REVIEW: ‘The Bastard Son And The Devil Himself’ Delivers A Harsh Tale Of Hate And Pain

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The Bastard Son And The Devil Himself - But Why Tho

The Bastard Son And The Devil Himself is a British fantasy drama streaming on Netflix. Nathan Bryne is a witch. Born in a world where two types of witches, Fairborn and Blood, fight each other in a clandestine war kept secret from the rest of us. But Nathan isn’t just anyone. He is the son of The Wolf. A monstrous Blood Witch who slaughters Fairborn. But is Nathan doomed to become his father? And will the Fairborn around him who have already passed judgment even give him the chance to find out?

The biggest overriding theme of The Bastard Son And The Devil Himself looks at generational conflict and how every side of one believes it is right, when quite likely, every side is wrong. In the show’s initial episodes, we get only the Fairborn’s side of the world. We hear stories about the monstrous things the Bloods do to their kind and how they must be stopped. Due to the viewer’s lack of knowledge, at first glance, this seems to be true. As the series goes on, we discover that the truth is far more complicated.

This complexity drives many of the narrative’s cast as they seek to right past wrongs, avenge the sins that have been perpetrated against them, or cover up their past crimes, lest others discover a new piece of their history. The show uses these complicated motivations and the events they lead to not only to create drama, but to showcase just how varied the responses can be when people are faced with harsh truths.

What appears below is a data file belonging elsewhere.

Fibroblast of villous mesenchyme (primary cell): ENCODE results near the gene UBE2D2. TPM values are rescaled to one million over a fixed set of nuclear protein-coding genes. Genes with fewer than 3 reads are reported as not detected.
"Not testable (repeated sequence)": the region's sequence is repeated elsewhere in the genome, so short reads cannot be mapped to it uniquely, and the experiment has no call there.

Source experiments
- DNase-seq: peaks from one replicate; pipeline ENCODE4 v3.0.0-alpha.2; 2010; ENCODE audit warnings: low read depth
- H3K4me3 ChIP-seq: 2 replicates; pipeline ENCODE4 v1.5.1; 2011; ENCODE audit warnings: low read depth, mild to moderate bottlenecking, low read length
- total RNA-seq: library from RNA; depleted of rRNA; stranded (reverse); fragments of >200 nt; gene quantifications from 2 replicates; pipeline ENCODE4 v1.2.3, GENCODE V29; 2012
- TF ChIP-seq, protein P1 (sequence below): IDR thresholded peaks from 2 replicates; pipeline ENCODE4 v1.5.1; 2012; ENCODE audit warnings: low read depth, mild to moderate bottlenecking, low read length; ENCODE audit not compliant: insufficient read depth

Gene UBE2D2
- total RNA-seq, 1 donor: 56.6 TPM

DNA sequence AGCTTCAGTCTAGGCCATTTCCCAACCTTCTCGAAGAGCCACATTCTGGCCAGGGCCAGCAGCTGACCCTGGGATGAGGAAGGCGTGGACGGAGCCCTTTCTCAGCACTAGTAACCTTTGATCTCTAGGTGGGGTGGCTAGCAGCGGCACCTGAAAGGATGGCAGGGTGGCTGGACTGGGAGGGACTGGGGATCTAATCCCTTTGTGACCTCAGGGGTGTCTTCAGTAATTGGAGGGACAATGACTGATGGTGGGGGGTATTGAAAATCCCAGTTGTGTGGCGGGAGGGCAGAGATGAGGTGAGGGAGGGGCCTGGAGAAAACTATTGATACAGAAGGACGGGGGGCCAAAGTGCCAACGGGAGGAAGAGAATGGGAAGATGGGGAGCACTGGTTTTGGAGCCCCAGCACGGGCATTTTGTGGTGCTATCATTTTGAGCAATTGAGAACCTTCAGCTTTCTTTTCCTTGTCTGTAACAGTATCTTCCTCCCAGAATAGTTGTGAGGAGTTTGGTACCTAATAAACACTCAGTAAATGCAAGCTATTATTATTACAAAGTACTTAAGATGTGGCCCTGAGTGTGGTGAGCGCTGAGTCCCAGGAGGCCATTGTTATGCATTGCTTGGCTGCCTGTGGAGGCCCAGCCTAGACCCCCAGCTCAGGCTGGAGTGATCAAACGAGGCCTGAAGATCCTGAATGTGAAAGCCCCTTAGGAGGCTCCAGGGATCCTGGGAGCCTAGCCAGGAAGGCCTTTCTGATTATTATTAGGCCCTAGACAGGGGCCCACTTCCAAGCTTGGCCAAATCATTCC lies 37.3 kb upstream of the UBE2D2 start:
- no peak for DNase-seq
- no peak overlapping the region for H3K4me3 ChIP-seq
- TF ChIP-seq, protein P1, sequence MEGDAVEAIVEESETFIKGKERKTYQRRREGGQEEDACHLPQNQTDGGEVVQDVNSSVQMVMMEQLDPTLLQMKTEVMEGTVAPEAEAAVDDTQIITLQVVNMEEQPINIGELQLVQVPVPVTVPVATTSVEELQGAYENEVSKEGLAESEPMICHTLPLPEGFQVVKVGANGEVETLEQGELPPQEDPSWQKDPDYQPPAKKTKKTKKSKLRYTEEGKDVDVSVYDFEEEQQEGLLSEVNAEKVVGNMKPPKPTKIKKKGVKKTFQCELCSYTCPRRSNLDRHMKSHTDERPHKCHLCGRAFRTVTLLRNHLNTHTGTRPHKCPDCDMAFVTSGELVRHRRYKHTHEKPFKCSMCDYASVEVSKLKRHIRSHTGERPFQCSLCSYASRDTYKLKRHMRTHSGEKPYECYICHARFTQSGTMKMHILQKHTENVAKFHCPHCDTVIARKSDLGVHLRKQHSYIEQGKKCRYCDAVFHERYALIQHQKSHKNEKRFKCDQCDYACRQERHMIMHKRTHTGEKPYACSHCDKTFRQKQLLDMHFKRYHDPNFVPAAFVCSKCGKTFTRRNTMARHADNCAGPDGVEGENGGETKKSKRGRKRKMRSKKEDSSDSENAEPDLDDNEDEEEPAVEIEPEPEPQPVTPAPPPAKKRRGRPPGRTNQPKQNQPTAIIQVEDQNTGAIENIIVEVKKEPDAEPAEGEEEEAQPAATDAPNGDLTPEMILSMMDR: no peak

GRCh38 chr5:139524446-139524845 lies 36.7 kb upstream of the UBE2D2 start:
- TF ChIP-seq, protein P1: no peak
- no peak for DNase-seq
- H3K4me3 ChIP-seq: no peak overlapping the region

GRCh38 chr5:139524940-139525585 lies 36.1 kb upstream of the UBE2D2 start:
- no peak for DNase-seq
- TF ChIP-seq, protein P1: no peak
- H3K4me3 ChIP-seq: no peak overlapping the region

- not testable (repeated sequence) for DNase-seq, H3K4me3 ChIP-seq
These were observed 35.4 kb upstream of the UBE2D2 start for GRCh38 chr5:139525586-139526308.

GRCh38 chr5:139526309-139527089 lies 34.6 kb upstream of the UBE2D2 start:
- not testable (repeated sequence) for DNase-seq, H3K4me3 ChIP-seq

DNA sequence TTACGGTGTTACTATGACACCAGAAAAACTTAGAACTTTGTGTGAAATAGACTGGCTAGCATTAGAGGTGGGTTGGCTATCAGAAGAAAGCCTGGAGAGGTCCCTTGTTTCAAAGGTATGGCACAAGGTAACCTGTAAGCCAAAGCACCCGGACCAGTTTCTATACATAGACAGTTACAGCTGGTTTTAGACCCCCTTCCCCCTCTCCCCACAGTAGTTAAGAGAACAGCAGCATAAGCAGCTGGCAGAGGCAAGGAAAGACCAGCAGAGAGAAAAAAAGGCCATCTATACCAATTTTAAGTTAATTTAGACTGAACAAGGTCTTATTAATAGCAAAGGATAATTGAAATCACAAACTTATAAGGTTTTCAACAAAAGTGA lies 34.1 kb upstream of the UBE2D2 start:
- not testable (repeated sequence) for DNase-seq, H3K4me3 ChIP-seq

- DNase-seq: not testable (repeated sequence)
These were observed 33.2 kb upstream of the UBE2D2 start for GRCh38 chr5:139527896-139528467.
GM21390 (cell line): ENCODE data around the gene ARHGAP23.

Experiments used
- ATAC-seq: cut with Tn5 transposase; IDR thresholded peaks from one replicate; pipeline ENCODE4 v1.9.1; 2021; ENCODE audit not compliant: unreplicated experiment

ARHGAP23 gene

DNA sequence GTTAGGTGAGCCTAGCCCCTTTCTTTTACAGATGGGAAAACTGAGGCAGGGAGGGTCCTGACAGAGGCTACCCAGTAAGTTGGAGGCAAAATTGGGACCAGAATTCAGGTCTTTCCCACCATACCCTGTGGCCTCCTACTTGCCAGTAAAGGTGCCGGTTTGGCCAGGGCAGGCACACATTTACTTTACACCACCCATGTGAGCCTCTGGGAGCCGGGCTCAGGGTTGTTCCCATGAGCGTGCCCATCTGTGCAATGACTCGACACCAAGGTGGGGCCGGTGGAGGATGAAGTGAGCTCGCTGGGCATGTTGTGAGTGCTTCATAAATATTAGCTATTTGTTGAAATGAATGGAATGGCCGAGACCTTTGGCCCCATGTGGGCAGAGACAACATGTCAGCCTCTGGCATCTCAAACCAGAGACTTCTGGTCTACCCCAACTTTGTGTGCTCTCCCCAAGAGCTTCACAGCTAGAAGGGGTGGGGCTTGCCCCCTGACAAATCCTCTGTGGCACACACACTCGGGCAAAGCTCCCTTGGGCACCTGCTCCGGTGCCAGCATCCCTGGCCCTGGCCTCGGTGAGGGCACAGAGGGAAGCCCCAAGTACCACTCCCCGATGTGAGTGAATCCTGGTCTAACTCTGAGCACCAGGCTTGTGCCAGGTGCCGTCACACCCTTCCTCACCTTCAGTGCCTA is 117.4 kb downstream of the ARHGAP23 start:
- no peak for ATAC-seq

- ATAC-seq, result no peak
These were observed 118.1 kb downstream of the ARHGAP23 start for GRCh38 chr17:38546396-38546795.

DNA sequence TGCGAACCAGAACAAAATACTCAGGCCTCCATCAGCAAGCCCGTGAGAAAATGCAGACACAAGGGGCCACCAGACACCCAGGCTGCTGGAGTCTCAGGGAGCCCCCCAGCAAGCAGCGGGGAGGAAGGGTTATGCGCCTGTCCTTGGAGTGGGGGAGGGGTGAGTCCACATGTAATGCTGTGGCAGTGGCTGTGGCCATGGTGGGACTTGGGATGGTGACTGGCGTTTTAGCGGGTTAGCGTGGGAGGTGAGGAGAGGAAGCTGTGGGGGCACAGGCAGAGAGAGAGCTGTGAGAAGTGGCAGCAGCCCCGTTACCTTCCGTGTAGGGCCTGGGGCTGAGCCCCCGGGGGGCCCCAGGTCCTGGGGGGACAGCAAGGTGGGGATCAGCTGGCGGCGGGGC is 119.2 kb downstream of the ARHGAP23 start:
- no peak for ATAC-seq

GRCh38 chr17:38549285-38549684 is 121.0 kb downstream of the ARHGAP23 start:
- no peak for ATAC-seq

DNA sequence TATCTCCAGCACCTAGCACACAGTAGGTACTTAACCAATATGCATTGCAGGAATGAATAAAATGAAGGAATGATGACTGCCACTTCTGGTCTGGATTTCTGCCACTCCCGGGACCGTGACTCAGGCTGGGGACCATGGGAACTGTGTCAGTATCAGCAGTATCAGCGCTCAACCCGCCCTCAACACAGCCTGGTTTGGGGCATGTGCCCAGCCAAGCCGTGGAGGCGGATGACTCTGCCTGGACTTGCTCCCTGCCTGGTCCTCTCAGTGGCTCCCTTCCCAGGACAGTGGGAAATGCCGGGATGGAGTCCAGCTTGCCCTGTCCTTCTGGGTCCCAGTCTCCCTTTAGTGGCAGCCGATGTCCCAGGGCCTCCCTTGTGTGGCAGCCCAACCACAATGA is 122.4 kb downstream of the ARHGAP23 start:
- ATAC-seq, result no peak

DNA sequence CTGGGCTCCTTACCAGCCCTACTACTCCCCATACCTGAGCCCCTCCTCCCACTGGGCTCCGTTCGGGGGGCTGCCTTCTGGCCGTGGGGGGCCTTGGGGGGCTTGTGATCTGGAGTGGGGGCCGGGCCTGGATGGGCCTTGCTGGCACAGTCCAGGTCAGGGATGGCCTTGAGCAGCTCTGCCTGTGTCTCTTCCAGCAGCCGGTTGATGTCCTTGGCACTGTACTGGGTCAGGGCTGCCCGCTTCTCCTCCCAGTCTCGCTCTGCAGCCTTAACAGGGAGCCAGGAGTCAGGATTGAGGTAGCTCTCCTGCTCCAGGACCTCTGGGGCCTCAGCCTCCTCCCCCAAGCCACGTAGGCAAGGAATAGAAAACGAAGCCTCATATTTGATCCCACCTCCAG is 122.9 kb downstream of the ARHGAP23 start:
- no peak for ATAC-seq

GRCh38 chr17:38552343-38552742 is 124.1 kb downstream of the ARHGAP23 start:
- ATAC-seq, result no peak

These harsh truths and dreadful lies form an intricate web that Nathan stands at the heart of. With everyone around him Fairborn, few are even kind enough to leave him alone. Rather, he has every insult and provocation heaped on him, despite the fact that he has never met his infamous father or ever lived among Bloods in his life. When his Giving Day approaches, the day a witch receives their powers, events escalate that send David on a journey that will soon see him trekking across Europe in the hopes of finding answers.

One of my favorite things about The Bastard Son And The Devil Himself is how streamlined its narrative is. Unlike many dramas, this show never bothers to split its narrative up, following numerous convoluted side plots that eventually come back around but ultimately feel largely like a waste of time. Rather, the plot keeps a tight eye on Nathan, his small group of friends he comes to trust, and his pursuers. No unnecessary side plots bogging things down.

The acting delivers the story’s harshest elements and most tender moments with equal skill. While main character Nathan (Jay Lycurgo) creates an excellent anchor for the story, the two scene stealers in this series are his masochistic sister Jessica (Isobel Jesper Jones) and his long-time overseer Ceelia (Karen Connell). These two supporting characters bring tons of presence to every scene they are in, as both spend the series slowly revealing who they truly are.

As a series with magic near its core, The Bastard Son And The Devil Himself has its fair share of special effects. And while not every fireball and lightning bolt looks as spell-binding as I might like, there are some truly impressive visual moments. Most notably is a particularly brutal power I won’t spoil, but makes you look at the human body in a whole new light.

The Bastard Son And The Devil Himself delivers a harsh, unrelenting story about a boy who has been pulled into a multi-generational conflict whether he wants any part of it or not. It showcases just how ugly people can become, as well as reminding us that not every person is as bad as they may seem at first glance.

The Bastard Son And The Devil Himself is streaming now on Netflix.


The Bastard Son And The Devil Himself
  • 9/10
    Rating - 9/10
9/10

TL;DR

The Bastard Son And The Devil Himself delivers a harsh, unrelenting story about a boy who has been pulled into a multi-generational conflict whether he wants any part of it or not. It showcases just how ugly people can become, as well as reminding us that not every person is as bad as they may seem at first glance.

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